Store soiled rags in airtight metal container to dry. No combusting rags in my studio please and thanks!
My next challenge is: What do I do with the soiled rags after they have been completely saturated in oil? They can’t be washed. Artist colors are considered hazardous waste and needs to be disposed of at an appropriate facility in your city. But is there a better way to deal with it?
A few weeks ago I was out at a cafe with some friends and this man came in with a big sack of rags and a rug. He looked like Practical Santa! It got me thinking: auto shops and restaurants have a rag service- so why couldn’t an artist?
I live in Seattle, so finding a place that would know how to responsibly treat the rags so that they can be reused might be possible. If you live in a rural area this idea might not be viable. I clearly have some more research to do, so until then I’ll be using my own rags and keeping the fully used ones with me.
What do you do with your used up rags? Do you have any ideas for a more responsible clean up process? I want to hear from you. Leave a comment!
Till next time~
As of writing this (May 16th, my birthday) I just got back from a two week trip to London. My purpose for this trip was less of a planned thing and more of a I-need-to-get-out-of-here and look-at-this-cheap-flight thing. Anyone who knows me personally can confirm that I am an impulse traveler and the barest thought of going somewhere means I’m on Skyscanner and booking a flight.
Back in January when the Itch-To-Travel was at it’s strongest; I was able to find a sweet house in Spitafields and clear off two weeks before my birthday. And that was that! Little did I know that I would be moving house right before the trip- which meant 0 plans were made for the trip till I was at the airport.
Traveling with me always has the same few priorities: eat new foods, take risks, and see as much art as possible. I’m posting some of my favorite pieces of art below! You can see full catalogs of all this work on each museums website. Which, lets be honest, is way better than my cell phone photos.
The National Gallery
Free museums are a blessing to us all! I think I went to the National Gallery 5 or 6 times.
The first thing that I saw was a special Sorolla exhibit (up till July 7th 2019). It’s funny, lately when I look at artists I’m starting to instinctively see their influences much quicker than I used to. Sorolla’s paintings are beautiful and romantic, and I immediately thought “This is so similar to John Singer Sargent’s style”. The next blurb on the wall said that they were friends.
I wonder which of my friends are influencing me? All of them? ;)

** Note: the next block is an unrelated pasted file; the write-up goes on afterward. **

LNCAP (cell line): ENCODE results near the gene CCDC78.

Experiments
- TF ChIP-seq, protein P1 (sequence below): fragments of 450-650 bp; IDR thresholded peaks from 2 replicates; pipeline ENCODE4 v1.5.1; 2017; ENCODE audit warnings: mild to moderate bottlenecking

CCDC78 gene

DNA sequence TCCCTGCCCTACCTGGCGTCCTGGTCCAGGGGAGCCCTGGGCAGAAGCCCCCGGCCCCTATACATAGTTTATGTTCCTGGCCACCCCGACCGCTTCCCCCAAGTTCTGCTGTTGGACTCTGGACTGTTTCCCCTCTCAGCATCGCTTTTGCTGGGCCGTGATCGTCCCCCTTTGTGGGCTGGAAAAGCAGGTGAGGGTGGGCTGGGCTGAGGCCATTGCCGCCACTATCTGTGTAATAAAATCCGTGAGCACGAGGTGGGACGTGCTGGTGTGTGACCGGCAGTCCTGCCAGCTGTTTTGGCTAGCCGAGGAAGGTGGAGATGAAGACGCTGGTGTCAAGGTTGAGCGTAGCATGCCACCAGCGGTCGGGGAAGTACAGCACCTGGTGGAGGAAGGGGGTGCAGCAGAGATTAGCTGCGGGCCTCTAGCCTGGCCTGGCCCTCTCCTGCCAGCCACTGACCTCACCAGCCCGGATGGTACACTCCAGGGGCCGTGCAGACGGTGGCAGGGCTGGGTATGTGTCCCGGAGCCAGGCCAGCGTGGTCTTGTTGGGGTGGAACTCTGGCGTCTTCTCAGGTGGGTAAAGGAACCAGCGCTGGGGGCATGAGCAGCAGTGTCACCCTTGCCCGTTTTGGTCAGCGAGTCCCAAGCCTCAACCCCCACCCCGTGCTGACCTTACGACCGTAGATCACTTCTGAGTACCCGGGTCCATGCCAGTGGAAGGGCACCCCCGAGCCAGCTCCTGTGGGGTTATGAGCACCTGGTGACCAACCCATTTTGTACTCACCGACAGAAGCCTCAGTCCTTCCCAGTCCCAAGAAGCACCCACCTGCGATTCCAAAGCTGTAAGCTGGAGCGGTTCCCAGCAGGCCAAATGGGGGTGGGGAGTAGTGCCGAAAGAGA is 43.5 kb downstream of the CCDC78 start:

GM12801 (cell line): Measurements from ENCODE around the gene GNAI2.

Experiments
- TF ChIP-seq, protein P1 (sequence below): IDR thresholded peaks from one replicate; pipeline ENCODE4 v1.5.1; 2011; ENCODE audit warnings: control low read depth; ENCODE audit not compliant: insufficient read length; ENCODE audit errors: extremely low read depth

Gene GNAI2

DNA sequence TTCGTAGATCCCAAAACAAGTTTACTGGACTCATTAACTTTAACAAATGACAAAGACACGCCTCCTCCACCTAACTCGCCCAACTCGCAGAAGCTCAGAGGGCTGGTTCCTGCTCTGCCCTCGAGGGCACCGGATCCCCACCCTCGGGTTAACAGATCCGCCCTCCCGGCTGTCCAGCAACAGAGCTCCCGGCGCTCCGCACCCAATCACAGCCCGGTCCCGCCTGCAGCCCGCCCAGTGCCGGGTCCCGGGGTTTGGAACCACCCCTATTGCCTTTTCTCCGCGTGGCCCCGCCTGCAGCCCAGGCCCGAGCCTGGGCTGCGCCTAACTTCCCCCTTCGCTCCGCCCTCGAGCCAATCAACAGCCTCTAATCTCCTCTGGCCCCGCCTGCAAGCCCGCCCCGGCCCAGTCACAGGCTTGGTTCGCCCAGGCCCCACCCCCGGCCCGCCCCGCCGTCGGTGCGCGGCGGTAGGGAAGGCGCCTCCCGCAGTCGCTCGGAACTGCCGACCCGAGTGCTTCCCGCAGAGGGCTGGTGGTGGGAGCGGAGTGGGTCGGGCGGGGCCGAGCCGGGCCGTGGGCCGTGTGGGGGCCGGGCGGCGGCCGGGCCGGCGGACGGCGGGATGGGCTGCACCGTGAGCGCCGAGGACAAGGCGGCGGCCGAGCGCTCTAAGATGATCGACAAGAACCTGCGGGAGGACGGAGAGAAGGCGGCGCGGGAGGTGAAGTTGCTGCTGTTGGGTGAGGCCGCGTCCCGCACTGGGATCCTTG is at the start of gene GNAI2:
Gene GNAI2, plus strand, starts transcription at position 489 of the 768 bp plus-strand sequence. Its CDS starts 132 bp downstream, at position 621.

On my first day, the first museum trip, I found a painting that stopped me in my tracks. It wasn’t a finished painting, but a sketch.
This isn’t the exact piece, I’ve actually forgotten what the exact sketch is called, but this is similar enough so have a visual. ;) I saw the sketch and it broke down something in me that I had been fighting for many months:
Self doubt is a devastating and crippling demon that every creative type meets. I didn’t realize how heavy I had been dragging self doubt around till I left Seattle. It was something that had been stifling me in reaching out to new collectors, inhibiting my creative decision making, and convincing me to way undervalue my work.
I took one look at that sketch in the National Gallery on the first day of my trip and started crying. Because the month before I had make a sketch that looked just like that. That was rough around the edges, and the values weren’t perfect, and the color relationships needed to go to therapy. The sketch was imperfect and unfinished and full of life. And then I looked up.
On the wall was the masterpiece that the sketched study became. I was brilliant and beautiful and very romantic and- Well, I thought to myself “What an amazing transformation. If his sketch looks like this and then turns into this- I can do this too.”
I can do this
That returned confidence, that gift of seeing the process of someone who is a master of painting, was like a balm to a burn. It returned to me excitement in seeing and a hunger for more. So you can imagine that I lost my mind at the Tate.
YAY ABSTRACT ART
I usually don’t like most abstract painting but the ones at the Tate were knock it out of the park-fantastic. I discovered Bridget Riley who I had never seen a painting in person before. Then there was a Morandi that I basically ran over a kid to see. And can we talk about the room of Rothko’s murals? Holy cats that is some atmosphere.
The National Portrait Gallery
The National portrait gallery is not one to miss if you ever get a chance. You can feel so much emotion in these rooms and the modern pieces are marvelous. No big stories about this museum, I just wanted to show you my favorites. Shout out to the kid with the camera taking pics of people looking at art.
My trip was full of learning, laughter, buckets of tea, and Gustav the airbnb cat. I can’t wait to return to London to see more art again. If you need tips or recommendations, leave a comment! Thanks for reading!
Have a great day <3